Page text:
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March 6, 2000

March 1 marks the midpoint of the 1999-00 marketing year for corn and soybeans. It is a time to assess price performance to date and to take stock of the important market factors. Traditionally, this is the season when market focus begins to shift from old crop considerations to prospects for the next growing season.

For the period September 1999 through February 2000, the average daily cash price of corn in central Illinois (which tends to track the national average) was $1.86 per bushel, about $.09 below the average loan rate in the area. The lowest price, $1.675 was established on October 8, 1996 and the highest price, $2.08, were established on February 10, 2000. The range from high to low was $.405. Over the previous 25 years, the smallest range during the entire marketing year was $.445 in 1990-91. The range last year was $.60; the five year average range is $1.35; and the ten year average range is $.99.

The average cash price of corn in central Illinois on March 3, 2000 was $2.045 per bushel, near the top end of the year-to-date range. Prices have been supported by a continued high rate of consumption and the expectation that year ending stocks will be somewhat smaller than stocks at the beginning of the year. Through March 2, cumulative export inspections of corn totaled 1.998 million bushels, 9 percent more than inspected at this time last year. For the year, export shipments are expected to be about 30 million less than during the 1998-99 marketing year. As of February 24, outstanding export sales of corn stood at 296 million bushels, 40 million less than the outstanding sales of a year earlier. Large Chinese exports and the onset of the South American harvest are expected to slow the rate of U.S. exports during the last half of the current marketing year. In contrast, exports were large during the last half of the 1998-99 marketing year.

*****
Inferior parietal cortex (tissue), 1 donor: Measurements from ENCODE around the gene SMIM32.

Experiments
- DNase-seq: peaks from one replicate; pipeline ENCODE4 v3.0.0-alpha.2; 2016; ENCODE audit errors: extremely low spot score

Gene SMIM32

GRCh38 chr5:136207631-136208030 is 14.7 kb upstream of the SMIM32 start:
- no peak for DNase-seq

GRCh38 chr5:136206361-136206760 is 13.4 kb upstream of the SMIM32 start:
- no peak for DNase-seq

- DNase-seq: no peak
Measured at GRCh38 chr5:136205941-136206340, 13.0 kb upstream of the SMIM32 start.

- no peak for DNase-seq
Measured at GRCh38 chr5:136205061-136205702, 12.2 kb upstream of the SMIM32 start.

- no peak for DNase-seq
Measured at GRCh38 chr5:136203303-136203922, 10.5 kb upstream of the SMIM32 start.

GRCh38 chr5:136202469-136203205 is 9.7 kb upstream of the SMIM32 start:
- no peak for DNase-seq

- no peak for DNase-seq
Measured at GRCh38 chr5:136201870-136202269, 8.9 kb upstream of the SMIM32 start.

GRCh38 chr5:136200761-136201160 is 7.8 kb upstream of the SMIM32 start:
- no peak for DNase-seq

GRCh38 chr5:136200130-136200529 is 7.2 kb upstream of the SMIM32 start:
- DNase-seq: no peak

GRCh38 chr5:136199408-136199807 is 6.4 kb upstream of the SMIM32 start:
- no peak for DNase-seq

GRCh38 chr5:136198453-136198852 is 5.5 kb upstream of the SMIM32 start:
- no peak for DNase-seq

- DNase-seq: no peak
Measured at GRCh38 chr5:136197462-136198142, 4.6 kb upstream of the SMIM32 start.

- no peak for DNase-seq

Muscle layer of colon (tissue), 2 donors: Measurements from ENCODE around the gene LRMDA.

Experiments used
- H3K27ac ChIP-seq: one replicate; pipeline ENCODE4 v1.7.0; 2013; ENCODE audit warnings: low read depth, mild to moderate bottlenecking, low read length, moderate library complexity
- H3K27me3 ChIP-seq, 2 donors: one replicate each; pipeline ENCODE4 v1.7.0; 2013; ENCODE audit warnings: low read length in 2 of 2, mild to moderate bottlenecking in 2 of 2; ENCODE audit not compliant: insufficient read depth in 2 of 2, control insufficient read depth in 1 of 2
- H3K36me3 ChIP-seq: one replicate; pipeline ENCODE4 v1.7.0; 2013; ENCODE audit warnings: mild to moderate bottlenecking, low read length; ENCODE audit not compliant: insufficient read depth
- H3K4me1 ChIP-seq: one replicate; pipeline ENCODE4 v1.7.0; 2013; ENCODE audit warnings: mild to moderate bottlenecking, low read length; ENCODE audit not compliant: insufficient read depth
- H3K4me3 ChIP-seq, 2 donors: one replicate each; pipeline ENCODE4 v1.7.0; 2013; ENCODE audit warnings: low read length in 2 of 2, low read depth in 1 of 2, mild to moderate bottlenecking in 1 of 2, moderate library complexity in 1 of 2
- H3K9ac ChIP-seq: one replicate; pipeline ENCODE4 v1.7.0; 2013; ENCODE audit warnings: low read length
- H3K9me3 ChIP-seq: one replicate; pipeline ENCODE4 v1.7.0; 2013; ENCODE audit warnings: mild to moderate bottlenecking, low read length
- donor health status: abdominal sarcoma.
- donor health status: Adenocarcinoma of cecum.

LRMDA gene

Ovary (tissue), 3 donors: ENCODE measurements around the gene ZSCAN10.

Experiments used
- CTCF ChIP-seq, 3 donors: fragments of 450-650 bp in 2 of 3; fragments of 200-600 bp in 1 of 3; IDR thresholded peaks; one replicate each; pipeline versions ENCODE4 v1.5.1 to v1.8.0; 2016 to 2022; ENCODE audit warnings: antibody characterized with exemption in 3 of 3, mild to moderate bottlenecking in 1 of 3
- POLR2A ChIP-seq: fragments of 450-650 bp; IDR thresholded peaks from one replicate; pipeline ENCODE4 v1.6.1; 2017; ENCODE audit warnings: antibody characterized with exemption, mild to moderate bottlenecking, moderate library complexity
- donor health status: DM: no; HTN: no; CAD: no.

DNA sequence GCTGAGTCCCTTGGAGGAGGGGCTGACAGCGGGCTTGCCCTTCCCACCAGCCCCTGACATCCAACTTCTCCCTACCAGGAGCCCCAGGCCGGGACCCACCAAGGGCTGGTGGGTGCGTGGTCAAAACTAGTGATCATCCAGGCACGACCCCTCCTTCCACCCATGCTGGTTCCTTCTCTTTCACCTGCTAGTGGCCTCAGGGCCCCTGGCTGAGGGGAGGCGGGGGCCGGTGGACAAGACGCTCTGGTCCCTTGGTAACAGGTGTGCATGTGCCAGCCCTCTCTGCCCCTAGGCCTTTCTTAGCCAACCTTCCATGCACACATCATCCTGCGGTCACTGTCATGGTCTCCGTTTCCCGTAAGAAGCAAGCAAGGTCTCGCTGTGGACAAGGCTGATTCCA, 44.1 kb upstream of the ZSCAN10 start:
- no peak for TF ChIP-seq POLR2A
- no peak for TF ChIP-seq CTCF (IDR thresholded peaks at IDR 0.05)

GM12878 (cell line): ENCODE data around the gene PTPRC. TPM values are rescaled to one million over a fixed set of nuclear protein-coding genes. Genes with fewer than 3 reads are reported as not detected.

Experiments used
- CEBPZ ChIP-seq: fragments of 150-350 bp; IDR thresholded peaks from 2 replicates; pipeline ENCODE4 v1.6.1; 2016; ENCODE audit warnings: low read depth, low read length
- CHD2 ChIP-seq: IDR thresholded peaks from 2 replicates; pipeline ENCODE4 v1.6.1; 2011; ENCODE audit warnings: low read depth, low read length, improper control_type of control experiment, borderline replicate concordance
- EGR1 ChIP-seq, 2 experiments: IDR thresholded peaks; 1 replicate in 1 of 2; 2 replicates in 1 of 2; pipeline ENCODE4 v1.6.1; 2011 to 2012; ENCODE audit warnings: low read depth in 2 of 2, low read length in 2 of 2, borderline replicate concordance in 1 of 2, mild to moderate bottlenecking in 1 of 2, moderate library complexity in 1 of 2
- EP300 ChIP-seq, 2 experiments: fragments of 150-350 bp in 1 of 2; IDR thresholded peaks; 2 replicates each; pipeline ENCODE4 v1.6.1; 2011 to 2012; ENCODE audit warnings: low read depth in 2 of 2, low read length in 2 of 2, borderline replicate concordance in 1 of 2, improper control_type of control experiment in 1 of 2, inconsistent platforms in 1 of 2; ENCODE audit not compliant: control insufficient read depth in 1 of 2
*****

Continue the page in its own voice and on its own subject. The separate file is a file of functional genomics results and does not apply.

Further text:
The March 31 Grain Stocks report is expected to confirm a record pace of domestic disappearance of corn. Food and industrial use is following the 25 year trend increase while feed and residual use is being supported by large numbers of cattle in feedlots and improving livestock feeding profitability.

The March 31 Prospective Plantings report is expected to show another decline in intentions for corn plantings in 2000. Among other things, the relatively high soybean loan rate is a factor commonly cited as drawing acres from other crops to soybeans. Currently, however, the cash price of corn for harvest delivery is very competitive with the soybean loan rate in many areas, contrary to many reports in the agricultural press. The same situation existed last year, leading to increased corn acreage in some eastern growing areas, particularly in Illinois.
Based on the past price performance, the cash corn price in central Illinois is expected to exceed the $2.08 high established on February 10. Based on past years when the cash price has established a marketing year low in the fall, the highest cash price might be expected in May, June, or July.

From September through February, the average daily cash price of soybeans in Illinois averaged $4.63 per bushel. The lowest cash price, $4.35,was established on October 26 and the highest price, $5.04, was established on January 22. The range of $.69 from high to low is small by historic standards. The smallest range for any marketing year in the previous 25 years was $.61 in 1985-86. The range was $1.92 last year; the 5 year average range is $2.03; and the ten year average range is $1.71.

The average price on March 3 was $4.89. The higher prices since December 1999 have been generated by better than expected export demand and some concerns about the South American crop. Cumulative export inspections as of March 2 stood at 629 million bushels, 14 percent more than the total of a year ago. For the year, the USDA expects exports to reach 890 million bushels, 11 percent more than shipments last year.

With the South American crop able to overcome some of the early adverse weather, the crop there will be relatively large again this year. Harvest is now underway so that U.S. exports will begin to dwindle significantly beginning in April, although unshipped sales as of February 24 were 30 million bushels larger than on the same date last year.

The market is generally expecting an increase in U.S. soybean acreage to be revealed in the March 31 Prospective Plantings report. If that is confirmed, new highs in the cash price will have to be generated by U.S. weather and crop concerns. As in corn, those higher prices are most likely to show up in May, June, or July.

Issued by Darrel Good
Extension Economist
University of Illinois

  

Department of Agricultural and Consumer Economics    College of Agricultural, Consumer and Environmental Sciences
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